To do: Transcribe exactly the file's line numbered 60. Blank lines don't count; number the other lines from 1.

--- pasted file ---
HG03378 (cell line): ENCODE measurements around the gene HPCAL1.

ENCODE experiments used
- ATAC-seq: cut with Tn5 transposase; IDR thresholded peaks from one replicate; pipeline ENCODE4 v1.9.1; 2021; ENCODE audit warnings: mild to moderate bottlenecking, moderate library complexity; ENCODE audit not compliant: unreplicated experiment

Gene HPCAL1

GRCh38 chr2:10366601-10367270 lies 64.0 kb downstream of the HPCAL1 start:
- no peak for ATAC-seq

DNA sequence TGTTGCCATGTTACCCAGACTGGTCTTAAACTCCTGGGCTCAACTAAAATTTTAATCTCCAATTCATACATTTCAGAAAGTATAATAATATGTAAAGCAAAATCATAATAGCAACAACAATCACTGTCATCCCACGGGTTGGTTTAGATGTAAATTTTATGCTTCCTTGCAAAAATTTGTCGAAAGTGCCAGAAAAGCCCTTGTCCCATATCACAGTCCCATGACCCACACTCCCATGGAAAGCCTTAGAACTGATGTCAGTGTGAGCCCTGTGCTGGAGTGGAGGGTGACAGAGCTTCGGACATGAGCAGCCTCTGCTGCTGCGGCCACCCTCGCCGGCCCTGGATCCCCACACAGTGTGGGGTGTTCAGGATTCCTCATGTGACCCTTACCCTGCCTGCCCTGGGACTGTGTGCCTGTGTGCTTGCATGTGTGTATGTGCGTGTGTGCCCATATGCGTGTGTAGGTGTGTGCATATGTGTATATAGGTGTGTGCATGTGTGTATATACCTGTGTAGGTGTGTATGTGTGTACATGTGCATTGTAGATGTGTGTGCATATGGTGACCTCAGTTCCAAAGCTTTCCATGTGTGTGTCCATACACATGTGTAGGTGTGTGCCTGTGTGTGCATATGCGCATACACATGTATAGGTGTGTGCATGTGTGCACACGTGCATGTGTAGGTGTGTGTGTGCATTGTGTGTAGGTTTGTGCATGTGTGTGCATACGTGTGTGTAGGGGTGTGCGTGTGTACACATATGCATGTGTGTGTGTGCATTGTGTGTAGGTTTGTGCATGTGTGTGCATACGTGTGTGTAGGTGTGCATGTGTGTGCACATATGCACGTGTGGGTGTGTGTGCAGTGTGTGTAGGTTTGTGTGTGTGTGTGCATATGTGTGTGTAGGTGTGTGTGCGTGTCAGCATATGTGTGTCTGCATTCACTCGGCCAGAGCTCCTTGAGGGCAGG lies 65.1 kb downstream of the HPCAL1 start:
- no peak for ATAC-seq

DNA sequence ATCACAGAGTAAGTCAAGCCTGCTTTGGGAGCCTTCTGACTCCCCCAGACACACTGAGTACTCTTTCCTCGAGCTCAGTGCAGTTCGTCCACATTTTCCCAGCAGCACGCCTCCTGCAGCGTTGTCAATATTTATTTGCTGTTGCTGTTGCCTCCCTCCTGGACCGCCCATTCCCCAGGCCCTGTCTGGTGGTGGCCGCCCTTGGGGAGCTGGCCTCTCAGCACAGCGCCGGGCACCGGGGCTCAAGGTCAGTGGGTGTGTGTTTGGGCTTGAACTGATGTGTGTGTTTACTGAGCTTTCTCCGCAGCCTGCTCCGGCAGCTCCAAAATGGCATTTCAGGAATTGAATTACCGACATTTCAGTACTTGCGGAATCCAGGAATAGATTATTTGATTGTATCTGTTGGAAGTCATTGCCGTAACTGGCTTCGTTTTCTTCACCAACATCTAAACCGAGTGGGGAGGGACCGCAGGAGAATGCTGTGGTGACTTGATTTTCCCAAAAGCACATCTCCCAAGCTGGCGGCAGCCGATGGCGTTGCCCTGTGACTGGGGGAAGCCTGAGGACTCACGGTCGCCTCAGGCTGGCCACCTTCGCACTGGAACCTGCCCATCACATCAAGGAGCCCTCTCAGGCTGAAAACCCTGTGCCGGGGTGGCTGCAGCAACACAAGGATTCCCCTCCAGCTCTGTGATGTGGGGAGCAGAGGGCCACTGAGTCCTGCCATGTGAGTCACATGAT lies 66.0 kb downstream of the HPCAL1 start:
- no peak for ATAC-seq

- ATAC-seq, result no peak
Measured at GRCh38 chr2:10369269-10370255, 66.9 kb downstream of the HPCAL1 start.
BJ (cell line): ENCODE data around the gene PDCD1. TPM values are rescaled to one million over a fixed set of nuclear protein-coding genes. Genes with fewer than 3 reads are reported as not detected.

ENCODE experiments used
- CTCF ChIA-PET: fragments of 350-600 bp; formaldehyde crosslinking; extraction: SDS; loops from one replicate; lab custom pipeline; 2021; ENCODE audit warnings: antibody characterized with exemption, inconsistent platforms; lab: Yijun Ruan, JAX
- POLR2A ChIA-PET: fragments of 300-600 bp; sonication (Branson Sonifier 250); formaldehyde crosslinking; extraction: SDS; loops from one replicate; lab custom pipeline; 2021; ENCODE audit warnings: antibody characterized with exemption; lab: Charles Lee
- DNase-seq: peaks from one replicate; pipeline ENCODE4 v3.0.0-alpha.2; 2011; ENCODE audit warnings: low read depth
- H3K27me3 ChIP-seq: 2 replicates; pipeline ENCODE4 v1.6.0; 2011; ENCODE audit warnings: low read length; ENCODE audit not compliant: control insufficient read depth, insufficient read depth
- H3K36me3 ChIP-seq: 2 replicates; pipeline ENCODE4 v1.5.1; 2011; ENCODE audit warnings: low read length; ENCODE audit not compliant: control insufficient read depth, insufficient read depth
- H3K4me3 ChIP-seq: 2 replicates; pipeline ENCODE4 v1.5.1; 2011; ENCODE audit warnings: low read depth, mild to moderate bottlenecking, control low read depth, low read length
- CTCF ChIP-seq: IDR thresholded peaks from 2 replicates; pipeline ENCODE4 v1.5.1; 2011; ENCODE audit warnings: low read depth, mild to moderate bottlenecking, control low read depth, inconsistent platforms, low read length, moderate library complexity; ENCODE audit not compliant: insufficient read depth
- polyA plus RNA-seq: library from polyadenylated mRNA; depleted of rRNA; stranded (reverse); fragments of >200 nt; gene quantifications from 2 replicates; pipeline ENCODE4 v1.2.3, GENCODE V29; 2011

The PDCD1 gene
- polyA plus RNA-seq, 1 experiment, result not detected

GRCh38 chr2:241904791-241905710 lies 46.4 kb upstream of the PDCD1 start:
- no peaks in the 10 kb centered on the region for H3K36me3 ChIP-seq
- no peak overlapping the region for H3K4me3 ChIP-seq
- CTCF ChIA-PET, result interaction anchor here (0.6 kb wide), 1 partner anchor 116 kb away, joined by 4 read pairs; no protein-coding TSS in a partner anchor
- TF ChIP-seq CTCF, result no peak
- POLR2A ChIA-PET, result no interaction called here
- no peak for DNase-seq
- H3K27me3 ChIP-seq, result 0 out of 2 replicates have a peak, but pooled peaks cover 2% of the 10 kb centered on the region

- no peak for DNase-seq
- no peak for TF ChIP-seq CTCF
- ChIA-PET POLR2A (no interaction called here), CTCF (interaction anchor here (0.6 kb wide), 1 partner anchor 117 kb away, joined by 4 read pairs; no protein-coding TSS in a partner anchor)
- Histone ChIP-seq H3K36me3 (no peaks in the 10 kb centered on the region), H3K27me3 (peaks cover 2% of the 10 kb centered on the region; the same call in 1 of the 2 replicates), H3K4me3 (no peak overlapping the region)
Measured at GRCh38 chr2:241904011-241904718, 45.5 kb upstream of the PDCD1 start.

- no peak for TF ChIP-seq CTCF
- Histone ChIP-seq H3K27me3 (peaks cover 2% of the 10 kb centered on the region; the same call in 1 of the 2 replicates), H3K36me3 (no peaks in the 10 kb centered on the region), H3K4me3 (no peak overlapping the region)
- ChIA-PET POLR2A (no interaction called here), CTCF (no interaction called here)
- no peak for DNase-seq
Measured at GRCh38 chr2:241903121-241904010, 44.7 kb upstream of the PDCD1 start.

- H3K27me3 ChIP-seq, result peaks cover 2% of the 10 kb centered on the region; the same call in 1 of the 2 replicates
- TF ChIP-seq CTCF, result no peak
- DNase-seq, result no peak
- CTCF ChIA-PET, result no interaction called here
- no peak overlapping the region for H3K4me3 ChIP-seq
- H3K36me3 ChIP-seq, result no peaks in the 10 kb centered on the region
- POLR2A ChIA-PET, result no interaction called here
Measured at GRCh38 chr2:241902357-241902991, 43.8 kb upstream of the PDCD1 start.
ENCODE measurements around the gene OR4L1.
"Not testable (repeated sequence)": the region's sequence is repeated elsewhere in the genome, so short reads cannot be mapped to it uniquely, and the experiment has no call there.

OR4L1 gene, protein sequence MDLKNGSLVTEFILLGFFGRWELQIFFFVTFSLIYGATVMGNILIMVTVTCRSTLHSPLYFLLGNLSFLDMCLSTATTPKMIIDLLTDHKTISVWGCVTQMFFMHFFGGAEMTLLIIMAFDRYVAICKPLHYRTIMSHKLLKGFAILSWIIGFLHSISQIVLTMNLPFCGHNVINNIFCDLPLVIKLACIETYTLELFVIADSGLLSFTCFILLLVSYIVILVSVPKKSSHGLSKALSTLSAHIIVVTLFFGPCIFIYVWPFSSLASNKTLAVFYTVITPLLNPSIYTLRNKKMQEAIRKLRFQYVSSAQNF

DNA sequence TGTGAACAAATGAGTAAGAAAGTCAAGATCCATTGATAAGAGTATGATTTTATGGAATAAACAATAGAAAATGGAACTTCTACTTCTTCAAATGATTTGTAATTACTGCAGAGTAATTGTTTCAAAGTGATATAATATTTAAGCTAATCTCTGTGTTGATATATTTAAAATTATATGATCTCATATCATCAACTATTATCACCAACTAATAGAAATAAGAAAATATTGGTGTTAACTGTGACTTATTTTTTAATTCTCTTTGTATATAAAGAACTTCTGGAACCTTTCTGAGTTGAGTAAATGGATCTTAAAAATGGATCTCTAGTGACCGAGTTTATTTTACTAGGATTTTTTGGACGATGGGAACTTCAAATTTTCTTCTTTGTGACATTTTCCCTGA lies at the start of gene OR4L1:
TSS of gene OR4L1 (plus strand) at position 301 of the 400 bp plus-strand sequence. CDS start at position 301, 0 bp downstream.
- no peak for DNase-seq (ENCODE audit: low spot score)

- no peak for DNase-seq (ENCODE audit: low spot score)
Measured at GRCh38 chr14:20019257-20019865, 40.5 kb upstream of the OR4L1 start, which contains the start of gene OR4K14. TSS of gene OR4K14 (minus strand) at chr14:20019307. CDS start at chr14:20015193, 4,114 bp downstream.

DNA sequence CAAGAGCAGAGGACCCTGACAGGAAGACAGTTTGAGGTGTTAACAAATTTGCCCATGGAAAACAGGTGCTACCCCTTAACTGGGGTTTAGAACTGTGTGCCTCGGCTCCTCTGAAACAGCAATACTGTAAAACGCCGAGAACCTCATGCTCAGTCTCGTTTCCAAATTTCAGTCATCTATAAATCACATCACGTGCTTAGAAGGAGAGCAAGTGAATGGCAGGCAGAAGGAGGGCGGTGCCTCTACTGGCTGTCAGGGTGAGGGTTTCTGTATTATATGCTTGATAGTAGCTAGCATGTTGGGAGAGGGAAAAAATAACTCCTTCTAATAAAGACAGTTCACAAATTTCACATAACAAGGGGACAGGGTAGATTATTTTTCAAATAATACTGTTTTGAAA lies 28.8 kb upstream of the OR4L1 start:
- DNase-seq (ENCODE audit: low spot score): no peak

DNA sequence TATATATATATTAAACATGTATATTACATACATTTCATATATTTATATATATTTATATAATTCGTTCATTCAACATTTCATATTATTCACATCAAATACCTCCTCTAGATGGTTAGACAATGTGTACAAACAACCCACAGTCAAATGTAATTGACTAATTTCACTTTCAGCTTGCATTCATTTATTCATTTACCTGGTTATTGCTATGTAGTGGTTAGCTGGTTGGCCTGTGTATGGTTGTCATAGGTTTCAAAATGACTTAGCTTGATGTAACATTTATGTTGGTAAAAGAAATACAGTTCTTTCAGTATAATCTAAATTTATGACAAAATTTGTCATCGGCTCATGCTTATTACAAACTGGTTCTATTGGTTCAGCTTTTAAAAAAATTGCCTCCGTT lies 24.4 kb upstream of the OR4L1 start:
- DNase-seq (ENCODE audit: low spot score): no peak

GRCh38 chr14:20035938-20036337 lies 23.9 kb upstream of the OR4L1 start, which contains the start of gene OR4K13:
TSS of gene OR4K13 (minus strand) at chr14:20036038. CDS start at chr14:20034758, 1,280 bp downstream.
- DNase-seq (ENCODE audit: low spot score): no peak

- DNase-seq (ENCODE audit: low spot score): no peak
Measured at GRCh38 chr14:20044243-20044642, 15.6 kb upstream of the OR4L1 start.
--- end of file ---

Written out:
- DNase-seq (ENCODE audit: low spot score): no peak